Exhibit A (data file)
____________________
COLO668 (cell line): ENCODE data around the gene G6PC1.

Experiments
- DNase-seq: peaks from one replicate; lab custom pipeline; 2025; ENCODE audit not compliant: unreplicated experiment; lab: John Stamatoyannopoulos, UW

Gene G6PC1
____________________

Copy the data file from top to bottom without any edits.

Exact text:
COLO668 (cell line): ENCODE data around the gene G6PC1.

Experiments
- DNase-seq: peaks from one replicate; lab custom pipeline; 2025; ENCODE audit not compliant: unreplicated experiment; lab: John Stamatoyannopoulos, UW

Gene G6PC1